Encouraging On-Screen Reading for Pleasure

Tom Bonnick, Digital Project & Marketing Manager

A recent exploratory study found that 40% of primary schools and 18% of pre-schools are using or trialling iPads, which makes me wonder, as I have many times before, why more children’s publishers aren’t taking tablets seriously. Not just educational content (academic publishers are actually doing a bit better here, I find) but any kind of reading material at all. Although at Nosy Crow we don’t create apps with a particular educational focus, we are interested in reading for pleasure, and just as every Nosy Crow print title has a child reader in mind, every app is made with the ambition of getting children excited about reading in new and exciting ways.

Every now and then – usually in the comments section underneath pieces that mention our apps in The Guardian – I am told that our apps are bad, that they don’t “count” as reading, and that they are depriving children of valuable time which could be spent with real, print books. This strikes me as an entirely false dichotomy. I don’t believe that our apps are competing with print books for a child’s attention – I think, actually, that they are competing with all of the other forms of media available on an iPad: watching movies, surfing the internet, playing Angry Birds, and so on. We are pragmatists: we know that children are spending an increasing amount of time in front of screens, and we want reading to be one of the things that they can “do” on a tablet.

We also know that children using tablets have incredibly high expectations of interactivity (just watch the famous video of the baby mistaking a glossy magazine for an iPad), and we don’t want reading to be the least exciting thing to do on that device. So we make apps that are highly interactive, very multimedia-rich (our apps all have original artwork, animation, music, voicework, sound effects, and take advantage of all the great technological features of an iPad), and that often blur the distinction between “story” and “game”. Our guiding philosophy is that we’re not interested in just squashing a book onto a phone: we make original apps that have been designed especially for the screen.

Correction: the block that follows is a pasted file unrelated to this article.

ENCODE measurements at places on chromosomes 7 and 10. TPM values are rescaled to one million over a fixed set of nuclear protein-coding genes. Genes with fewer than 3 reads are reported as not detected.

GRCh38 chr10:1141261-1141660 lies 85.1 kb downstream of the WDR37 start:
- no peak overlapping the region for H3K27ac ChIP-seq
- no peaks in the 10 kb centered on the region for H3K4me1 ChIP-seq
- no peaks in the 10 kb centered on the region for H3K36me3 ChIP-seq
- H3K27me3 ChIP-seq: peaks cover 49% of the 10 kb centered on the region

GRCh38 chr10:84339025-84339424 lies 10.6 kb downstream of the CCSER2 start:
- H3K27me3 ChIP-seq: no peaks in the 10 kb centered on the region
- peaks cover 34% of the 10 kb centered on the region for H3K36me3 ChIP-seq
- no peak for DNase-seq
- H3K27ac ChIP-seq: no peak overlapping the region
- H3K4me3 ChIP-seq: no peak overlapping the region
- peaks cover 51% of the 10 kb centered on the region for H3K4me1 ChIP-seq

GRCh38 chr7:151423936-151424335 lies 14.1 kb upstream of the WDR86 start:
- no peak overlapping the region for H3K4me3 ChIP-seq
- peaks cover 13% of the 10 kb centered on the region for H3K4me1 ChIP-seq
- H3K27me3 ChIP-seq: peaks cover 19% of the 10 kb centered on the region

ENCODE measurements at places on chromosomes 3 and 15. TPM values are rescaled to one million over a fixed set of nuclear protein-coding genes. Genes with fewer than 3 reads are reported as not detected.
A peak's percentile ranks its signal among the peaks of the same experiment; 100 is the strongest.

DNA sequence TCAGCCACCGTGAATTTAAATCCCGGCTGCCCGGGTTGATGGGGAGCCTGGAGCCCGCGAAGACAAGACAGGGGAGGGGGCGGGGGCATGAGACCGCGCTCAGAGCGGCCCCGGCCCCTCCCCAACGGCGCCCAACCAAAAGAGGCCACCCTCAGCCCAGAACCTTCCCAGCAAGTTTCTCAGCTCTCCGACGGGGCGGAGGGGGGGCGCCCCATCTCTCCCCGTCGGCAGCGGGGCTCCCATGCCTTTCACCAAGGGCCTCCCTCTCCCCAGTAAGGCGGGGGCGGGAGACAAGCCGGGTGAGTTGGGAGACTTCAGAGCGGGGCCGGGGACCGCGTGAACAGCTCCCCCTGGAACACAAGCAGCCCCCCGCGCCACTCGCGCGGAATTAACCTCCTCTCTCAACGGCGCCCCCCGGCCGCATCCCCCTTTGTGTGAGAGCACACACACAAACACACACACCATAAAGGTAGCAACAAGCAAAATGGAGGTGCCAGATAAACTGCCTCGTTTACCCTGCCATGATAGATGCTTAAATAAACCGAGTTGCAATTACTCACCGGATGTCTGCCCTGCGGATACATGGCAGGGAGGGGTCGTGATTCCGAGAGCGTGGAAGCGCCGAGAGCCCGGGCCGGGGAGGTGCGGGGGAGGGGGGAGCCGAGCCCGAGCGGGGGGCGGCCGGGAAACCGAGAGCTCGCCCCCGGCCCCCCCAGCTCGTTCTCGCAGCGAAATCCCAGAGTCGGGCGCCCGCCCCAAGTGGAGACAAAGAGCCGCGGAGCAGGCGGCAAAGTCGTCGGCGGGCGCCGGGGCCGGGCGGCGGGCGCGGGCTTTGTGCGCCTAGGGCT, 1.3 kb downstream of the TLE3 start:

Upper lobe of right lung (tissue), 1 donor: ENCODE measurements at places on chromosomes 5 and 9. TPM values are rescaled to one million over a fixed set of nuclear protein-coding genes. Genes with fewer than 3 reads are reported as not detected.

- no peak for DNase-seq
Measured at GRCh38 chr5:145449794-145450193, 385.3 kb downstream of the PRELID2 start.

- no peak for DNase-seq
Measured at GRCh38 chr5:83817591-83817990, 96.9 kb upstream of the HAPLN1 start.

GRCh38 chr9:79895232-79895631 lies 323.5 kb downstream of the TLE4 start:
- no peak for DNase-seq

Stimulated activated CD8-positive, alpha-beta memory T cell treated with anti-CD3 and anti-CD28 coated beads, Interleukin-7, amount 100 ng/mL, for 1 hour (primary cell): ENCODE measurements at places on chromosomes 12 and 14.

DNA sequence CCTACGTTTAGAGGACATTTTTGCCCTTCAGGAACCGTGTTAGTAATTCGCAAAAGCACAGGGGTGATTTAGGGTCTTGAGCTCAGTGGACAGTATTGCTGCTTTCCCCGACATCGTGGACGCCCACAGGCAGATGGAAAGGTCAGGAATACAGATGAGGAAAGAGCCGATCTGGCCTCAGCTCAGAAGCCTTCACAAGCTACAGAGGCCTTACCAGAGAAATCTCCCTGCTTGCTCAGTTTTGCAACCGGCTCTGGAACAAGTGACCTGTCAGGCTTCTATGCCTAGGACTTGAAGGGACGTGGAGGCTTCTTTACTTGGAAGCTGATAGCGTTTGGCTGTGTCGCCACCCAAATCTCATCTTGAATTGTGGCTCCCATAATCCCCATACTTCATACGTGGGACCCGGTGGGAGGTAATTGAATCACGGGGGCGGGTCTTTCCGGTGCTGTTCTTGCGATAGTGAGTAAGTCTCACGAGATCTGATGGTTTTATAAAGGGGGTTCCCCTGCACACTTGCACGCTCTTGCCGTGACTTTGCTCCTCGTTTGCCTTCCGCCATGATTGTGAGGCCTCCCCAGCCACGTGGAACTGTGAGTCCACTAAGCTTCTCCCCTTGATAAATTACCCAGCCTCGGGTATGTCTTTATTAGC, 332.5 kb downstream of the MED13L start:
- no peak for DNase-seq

Our most recent app, Jack and the Beanstalk, is probably our most “gamified” story app yet. This was a deliberate decision on our part: we made it with reluctant readers in mind – and particularly, reluctant boy readers, who may not be used to books, but are very comfortable with on-screen gaming. Our version of the story contains all of the traditional elements – taking the cow to market, meeting a suspicious salesman who offers Jack some magic beans, returning home to a furious mother who throws the beans away, and waking up to find a giant beanstalk – but we’ve reimagined the third act. Once Jack reaches the giant’s castle he’s confronted with nine different doors, each with a different character and game behind them: you have to collect keys to unlock more of the story. At certain points, Jack meets the sleeping giant, and you can succeed or fail at attempts to collect his treasure: if you wake the giant up, he’ll chase you out of the castle and that version of the story will end.

Although there’s plenty of text in every scene (not just core story, but also lots of ancillary dialogue, which can be triggered by touching characters), it’s a very non-linear narrative experience. You can explore the castle in a different order every time, and the ending will change depending on how many tasks you’ve completed. The inherent structure of the app is one that rewards success with more story, and we found that to be a hugely exciting opportunity – one that puts a real emphasis on reading for pleasure.

And the very nature of fairytales – their familiarity, their classic story structures – is, at least in part, what allows us to tell stories in this way. We can move away from the “main” narrative of Jack and the Beanstalk (with games and tasks) and children won’t lose sight of the story: they know that Jack will find the giant’s golden coins, his singing harp, and his golden egg-laying goose. You can “bend” a fairytale and it won’t break.

That notwithstanding, the interactivity in our apps is very carefully designed to never detract from the story and reading elements – which is the mistake a lot of poor quality apps seem to make – but rather, to enhance the narrative and propel it forward. Every scene of Jack and the Beanstalk begins with text which can’t be interrupted – the core part of the narrative – and we add features like text-highlighting, to support emerging and early readers.

I’d love to see some large-scale research into the impacts on literacy rates and reading time from children using touchscreen devices, but in truth, I do not think apps are either a magic elixir that will rescue our children from illiteracy, or a blight that will condemn us all to a future of booklessness. They are a platform, just like the paperback or the scroll, and as such, they are fairly content-neutral – there are good and bad stories available in every format. For us, what matters is that children are reading, and enjoying it: we aren’t particularly concerned how they’re doing so.

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